Monday, August 16, 2010


Love me
And I will love you,
Faithful and true.
Try to own me and I will object
As objects are aught to do.

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Saturday, August 14, 2010


Wish I could drop my worries in a porcilean bowl,
But I'm a working man now
I'll use the plastic shit hole.
Lesson of the day
Don't by shwarma from a truck.

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Living poets

We come to the garden of the dead
Peter lacing his prose of the news so laden with human dread, quirky quatrains of this world which, alas, is mad.
Topaz will tell a story, rhythmed in beat with her aching heart, a old hippy that never gave up, but thinks she may start.
Karen will make melody of the burden, as her husband sits quietly.
Jean takes her time pondering the leaves of society.
Katie will recount the nature, naturally in tune, recounting happier times as the echo of a loon across still waters.
Aron will home a tome written with resolution, clawed with the slapping steel drum, the joy of the ink press exciting his mind and fingertips to sublime inquisition.
John will say a dirty couplet, given the time a thousand limericks, lighthearted, quite jovial, a nod to Service and several anonymous bar room bards.
Serge will cant a witty wondering, a whimsy so whimsical with wit you might laugh till you shit.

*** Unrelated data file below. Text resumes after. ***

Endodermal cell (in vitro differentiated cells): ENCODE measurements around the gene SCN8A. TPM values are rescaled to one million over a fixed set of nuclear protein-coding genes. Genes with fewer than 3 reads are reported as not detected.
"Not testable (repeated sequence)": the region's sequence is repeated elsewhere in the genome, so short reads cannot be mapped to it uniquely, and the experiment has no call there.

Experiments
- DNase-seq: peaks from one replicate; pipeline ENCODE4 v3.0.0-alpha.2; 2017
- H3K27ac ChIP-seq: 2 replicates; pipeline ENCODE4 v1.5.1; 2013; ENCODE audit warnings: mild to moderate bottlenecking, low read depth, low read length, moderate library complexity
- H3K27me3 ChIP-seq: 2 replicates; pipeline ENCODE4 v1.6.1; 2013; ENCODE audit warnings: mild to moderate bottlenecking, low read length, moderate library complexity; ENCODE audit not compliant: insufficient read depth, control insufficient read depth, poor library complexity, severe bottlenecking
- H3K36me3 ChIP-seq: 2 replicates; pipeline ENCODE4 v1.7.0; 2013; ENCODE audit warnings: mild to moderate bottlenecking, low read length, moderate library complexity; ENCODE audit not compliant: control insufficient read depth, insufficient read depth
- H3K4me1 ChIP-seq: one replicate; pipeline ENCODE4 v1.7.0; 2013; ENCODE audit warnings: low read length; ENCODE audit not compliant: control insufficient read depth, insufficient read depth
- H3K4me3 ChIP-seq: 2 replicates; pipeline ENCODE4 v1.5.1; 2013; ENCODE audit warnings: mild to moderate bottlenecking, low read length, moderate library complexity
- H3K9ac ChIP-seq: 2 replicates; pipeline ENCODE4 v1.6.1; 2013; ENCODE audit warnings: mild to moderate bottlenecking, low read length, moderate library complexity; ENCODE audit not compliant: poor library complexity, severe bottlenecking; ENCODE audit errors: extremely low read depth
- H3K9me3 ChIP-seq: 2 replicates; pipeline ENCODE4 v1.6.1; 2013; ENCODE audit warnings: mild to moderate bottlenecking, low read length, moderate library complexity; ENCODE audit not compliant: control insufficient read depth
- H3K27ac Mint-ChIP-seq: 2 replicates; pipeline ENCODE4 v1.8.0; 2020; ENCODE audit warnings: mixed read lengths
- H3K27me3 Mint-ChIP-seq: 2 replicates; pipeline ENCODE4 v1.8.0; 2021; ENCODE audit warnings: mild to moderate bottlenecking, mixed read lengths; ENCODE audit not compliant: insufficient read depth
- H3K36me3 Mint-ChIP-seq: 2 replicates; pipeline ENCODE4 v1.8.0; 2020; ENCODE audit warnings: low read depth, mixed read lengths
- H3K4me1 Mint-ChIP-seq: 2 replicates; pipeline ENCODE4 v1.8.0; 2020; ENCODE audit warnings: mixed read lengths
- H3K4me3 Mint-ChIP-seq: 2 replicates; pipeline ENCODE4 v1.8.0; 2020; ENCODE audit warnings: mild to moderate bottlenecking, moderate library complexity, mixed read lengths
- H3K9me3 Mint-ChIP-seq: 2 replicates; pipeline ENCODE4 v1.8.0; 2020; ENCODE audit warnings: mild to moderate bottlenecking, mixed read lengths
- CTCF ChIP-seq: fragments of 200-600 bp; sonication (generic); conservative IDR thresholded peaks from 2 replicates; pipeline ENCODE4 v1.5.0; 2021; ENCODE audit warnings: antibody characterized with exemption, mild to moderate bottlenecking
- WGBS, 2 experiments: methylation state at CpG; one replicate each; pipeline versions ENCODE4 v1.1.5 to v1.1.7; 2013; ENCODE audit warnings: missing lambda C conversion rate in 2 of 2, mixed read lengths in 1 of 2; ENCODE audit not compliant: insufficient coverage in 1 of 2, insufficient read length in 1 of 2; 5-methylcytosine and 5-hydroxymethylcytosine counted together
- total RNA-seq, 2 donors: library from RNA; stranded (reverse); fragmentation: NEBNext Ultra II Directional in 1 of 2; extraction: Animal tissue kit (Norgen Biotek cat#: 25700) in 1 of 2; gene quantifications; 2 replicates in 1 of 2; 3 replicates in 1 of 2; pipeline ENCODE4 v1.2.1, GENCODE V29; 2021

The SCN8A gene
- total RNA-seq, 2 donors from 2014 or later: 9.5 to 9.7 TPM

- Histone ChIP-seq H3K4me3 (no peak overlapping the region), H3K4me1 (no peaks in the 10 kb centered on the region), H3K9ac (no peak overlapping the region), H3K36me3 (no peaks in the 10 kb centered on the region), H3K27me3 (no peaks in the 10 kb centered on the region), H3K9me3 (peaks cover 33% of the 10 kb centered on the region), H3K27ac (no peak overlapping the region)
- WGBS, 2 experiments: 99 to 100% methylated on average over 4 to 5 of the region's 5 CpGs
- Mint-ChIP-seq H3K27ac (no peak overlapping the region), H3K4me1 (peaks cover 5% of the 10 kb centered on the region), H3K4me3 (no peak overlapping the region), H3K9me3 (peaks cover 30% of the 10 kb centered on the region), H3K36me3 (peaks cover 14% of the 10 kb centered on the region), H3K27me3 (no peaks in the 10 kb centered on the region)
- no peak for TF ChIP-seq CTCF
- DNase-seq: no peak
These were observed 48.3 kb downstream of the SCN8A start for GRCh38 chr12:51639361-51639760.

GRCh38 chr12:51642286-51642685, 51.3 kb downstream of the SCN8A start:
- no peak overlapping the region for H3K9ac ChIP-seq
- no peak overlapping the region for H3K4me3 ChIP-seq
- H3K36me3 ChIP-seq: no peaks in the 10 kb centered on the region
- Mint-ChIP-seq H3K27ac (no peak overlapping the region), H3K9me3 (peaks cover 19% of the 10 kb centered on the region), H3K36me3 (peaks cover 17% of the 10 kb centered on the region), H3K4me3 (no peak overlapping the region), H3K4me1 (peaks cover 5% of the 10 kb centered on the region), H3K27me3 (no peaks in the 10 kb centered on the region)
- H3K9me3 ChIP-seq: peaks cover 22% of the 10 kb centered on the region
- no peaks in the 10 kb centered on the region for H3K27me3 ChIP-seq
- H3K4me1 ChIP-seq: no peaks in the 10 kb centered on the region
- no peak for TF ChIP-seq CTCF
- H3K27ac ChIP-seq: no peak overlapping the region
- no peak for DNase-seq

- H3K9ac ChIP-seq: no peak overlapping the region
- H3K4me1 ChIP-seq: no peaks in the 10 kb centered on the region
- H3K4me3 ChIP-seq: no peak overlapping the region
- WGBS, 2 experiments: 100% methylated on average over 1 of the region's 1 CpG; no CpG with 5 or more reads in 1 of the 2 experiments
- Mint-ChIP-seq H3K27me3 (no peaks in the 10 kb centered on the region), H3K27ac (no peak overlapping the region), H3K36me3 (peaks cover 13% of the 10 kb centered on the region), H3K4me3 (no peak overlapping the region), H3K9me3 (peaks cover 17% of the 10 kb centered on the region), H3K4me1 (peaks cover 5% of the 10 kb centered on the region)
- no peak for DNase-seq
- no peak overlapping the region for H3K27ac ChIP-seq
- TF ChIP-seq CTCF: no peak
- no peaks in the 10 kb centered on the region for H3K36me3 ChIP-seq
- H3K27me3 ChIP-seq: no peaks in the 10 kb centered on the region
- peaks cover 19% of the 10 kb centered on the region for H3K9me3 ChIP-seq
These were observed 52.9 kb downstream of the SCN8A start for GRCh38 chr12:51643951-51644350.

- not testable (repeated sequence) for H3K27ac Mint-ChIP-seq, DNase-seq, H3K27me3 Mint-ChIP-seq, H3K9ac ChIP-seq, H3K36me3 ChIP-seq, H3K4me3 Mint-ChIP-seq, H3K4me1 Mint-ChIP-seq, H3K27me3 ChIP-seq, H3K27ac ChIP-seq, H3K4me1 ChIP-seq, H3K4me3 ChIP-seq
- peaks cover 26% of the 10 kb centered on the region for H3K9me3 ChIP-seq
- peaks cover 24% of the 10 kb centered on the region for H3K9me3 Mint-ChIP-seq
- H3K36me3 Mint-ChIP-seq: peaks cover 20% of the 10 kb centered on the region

Anne Page will pipe in in her sweet note a merry warble of a bird that has seen the world from it's highs to lows and breath tears and laughter into her prose.
Anne Butler will yell at someone to speak up, then quietly contemplate footprints mysteriously washed into the sea.
I, your humble narrator, will relate a poem that relates to me, not in vanity, but in honesty, as it is the only world I can truly see.
And Suad sit in the corner in awe. Listening appreciatively.
We come to the garden alive and will never leave as long as you recant this scene.

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great men or even men a little out of the common, that is to say capable of giving some new word, must from their very nature be criminals—more or less, of course. Otherwise it's hard for them to get out of the common rut; and to remain in the common rut is what they can't submit to, from their very nature again, and to my mind they ought not, indeed, to submit to it. You see that there is nothing particularly new in all that.

-Fyodor Mikhailovich Dostoyevsky

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